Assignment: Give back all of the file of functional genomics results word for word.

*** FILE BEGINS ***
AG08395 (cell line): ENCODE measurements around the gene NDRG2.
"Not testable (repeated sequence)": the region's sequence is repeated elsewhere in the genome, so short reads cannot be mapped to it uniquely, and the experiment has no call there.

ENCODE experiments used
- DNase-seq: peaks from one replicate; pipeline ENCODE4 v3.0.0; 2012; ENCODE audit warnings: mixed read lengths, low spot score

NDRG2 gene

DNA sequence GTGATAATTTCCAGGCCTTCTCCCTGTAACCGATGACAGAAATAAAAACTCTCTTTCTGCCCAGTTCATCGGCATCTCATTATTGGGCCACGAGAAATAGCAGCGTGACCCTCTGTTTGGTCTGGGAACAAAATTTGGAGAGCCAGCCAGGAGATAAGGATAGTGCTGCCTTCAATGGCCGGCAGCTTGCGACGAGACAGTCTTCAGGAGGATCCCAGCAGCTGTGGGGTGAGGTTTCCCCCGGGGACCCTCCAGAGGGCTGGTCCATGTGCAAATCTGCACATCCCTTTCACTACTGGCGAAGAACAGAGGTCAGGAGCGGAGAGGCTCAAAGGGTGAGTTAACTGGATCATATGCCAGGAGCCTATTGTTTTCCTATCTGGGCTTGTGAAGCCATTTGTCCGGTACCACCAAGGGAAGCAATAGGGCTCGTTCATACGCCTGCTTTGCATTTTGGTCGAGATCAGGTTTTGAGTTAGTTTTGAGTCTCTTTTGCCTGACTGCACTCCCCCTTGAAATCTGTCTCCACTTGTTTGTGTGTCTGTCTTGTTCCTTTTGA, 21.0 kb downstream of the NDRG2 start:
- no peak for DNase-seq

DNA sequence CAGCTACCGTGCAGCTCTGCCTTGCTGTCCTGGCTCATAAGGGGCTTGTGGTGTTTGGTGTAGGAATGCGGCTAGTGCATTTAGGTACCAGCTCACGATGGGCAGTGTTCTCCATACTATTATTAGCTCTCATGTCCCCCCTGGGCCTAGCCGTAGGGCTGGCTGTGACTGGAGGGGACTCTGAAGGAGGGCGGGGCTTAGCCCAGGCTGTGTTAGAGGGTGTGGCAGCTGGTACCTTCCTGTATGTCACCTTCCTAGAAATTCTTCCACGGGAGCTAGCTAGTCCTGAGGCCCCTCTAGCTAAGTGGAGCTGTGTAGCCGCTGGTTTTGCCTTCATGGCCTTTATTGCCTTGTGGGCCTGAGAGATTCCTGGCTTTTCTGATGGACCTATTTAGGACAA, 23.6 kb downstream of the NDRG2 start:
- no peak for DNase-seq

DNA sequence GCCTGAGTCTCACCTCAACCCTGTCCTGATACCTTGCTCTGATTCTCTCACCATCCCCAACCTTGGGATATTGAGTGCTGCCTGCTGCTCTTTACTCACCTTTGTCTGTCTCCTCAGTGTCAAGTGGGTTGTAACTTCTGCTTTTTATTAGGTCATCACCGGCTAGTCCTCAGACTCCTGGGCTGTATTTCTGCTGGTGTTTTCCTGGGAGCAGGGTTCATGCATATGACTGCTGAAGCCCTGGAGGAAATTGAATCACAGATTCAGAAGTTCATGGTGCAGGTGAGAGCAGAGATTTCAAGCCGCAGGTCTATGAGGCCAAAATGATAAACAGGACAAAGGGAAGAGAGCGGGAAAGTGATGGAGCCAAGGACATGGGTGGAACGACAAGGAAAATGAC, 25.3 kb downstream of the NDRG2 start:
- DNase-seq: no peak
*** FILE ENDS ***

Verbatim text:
AG08395 (cell line): ENCODE measurements around the gene NDRG2.
"Not testable (repeated sequence)": the region's sequence is repeated elsewhere in the genome, so short reads cannot be mapped to it uniquely, and the experiment has no call there.

ENCODE experiments used
- DNase-seq: peaks from one replicate; pipeline ENCODE4 v3.0.0; 2012; ENCODE audit warnings: mixed read lengths, low spot score

NDRG2 gene

DNA sequence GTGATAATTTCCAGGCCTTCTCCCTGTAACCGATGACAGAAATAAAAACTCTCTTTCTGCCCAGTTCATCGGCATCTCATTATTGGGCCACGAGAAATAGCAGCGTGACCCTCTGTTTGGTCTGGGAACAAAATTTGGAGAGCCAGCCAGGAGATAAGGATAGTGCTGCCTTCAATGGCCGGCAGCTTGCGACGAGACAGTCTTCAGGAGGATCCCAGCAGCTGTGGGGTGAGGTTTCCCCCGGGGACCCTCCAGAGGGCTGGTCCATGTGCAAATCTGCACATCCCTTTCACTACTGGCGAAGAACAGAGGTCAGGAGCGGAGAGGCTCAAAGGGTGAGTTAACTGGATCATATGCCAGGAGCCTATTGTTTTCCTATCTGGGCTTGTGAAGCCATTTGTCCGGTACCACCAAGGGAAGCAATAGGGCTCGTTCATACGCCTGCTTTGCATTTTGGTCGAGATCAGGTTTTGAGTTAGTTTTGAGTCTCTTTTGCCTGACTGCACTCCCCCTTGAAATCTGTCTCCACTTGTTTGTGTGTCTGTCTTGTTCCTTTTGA, 21.0 kb downstream of the NDRG2 start:
- no peak for DNase-seq

DNA sequence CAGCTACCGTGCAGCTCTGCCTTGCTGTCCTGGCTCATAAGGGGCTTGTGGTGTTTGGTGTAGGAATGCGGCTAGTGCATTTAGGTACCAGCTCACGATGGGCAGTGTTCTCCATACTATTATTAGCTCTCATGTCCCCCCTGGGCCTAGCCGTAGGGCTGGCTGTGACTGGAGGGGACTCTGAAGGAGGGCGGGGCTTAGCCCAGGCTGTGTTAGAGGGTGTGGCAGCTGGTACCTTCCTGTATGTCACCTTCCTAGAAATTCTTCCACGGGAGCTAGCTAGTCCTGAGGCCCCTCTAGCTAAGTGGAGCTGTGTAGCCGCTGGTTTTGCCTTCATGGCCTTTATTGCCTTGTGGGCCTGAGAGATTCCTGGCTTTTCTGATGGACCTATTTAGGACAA, 23.6 kb downstream of the NDRG2 start:
- no peak for DNase-seq

DNA sequence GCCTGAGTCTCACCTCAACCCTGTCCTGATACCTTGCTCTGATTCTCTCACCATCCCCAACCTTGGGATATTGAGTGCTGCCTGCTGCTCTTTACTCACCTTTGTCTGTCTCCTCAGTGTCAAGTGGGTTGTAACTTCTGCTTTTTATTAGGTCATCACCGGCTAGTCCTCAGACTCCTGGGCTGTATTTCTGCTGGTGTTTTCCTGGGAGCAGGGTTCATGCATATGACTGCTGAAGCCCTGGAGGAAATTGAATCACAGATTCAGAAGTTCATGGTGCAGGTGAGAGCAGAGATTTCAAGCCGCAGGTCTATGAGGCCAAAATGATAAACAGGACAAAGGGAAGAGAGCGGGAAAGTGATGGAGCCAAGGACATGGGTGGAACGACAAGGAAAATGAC, 25.3 kb downstream of the NDRG2 start:
- DNase-seq: no peak